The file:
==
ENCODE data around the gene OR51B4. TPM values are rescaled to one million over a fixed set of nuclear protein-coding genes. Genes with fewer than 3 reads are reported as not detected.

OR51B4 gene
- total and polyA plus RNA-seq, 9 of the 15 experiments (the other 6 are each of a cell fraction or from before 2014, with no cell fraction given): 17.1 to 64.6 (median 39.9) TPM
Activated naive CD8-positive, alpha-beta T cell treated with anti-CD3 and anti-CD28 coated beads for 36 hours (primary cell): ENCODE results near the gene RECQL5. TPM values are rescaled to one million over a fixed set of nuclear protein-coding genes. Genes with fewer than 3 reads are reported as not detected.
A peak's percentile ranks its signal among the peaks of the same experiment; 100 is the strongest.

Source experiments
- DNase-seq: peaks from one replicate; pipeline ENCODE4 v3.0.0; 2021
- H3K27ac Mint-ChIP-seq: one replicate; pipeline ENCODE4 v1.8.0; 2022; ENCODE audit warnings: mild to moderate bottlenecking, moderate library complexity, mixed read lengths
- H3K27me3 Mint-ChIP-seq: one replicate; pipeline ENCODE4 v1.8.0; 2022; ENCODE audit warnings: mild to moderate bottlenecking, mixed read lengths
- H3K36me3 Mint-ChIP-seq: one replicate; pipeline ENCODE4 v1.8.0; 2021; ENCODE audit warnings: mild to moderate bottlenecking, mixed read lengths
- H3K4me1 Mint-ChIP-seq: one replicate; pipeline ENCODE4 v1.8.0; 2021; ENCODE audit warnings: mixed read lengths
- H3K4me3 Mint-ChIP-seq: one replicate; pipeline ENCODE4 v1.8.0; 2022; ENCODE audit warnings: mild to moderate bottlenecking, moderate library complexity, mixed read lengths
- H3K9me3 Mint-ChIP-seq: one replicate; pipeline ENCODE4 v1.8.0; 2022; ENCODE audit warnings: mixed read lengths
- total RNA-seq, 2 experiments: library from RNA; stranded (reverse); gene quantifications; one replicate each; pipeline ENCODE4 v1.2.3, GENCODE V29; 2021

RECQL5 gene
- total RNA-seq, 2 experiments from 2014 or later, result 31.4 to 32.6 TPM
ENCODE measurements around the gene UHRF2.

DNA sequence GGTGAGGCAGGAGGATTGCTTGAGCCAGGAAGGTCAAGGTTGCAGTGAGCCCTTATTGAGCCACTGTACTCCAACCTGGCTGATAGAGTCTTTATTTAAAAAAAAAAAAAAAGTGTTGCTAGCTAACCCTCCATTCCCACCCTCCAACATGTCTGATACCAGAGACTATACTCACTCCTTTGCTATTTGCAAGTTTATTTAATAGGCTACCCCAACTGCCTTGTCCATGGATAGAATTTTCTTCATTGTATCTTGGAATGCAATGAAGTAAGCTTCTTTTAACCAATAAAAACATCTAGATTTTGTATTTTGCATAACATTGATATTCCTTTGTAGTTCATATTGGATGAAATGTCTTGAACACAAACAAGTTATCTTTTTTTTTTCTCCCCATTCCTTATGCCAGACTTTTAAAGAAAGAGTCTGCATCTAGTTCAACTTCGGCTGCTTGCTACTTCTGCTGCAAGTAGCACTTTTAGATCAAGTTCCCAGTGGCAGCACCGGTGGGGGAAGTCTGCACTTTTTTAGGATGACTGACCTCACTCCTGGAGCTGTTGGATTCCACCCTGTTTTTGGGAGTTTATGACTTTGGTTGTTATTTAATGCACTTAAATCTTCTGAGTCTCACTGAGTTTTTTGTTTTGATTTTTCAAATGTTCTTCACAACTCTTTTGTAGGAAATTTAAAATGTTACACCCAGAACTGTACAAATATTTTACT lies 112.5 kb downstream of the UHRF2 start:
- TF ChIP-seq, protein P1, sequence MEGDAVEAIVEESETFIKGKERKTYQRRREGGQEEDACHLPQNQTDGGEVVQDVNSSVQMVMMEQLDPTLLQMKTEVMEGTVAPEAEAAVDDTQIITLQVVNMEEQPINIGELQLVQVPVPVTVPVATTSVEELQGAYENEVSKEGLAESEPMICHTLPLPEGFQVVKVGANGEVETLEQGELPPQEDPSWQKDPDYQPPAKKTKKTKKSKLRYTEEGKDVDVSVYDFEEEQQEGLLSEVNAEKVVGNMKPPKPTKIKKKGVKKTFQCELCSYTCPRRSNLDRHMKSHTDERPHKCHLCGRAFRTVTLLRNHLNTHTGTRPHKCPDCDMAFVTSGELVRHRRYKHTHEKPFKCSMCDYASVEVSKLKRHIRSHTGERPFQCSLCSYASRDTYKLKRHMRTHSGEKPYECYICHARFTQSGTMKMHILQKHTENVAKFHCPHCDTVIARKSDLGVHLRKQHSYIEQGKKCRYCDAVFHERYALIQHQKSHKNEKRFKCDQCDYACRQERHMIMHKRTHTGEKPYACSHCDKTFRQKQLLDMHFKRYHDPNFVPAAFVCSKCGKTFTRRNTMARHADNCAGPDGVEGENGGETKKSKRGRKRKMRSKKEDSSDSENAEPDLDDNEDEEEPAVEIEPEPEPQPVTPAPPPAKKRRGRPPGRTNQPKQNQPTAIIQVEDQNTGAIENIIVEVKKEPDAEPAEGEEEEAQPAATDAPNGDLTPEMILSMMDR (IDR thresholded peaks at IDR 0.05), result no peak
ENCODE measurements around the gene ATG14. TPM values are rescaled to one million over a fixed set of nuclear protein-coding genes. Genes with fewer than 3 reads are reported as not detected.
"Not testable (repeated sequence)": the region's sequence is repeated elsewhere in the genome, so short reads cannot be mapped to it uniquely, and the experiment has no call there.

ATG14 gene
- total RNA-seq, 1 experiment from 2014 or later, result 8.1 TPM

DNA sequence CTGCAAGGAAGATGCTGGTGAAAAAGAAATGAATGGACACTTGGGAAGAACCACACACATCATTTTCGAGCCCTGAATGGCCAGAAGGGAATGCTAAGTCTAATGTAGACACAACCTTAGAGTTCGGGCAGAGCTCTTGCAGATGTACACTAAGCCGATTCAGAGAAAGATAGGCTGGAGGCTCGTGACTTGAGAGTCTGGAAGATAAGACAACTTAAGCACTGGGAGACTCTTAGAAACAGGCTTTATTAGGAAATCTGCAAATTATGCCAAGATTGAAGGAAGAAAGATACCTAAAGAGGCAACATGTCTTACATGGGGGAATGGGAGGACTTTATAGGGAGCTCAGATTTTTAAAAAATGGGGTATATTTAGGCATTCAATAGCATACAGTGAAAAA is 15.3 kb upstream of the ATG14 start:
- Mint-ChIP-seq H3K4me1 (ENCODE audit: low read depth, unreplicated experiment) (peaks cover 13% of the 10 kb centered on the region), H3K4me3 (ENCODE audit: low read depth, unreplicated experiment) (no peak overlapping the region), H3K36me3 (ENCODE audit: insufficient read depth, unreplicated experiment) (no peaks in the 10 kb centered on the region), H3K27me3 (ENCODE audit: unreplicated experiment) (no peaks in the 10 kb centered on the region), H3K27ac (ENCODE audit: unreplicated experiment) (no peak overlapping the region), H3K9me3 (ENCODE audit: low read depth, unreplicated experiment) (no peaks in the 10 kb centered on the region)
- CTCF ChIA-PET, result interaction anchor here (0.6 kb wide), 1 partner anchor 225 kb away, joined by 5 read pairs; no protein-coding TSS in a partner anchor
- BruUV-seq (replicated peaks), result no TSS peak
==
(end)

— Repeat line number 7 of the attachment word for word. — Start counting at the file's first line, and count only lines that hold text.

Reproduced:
- DNase-seq: peaks from one replicate; pipeline ENCODE4 v3.0.0; 2021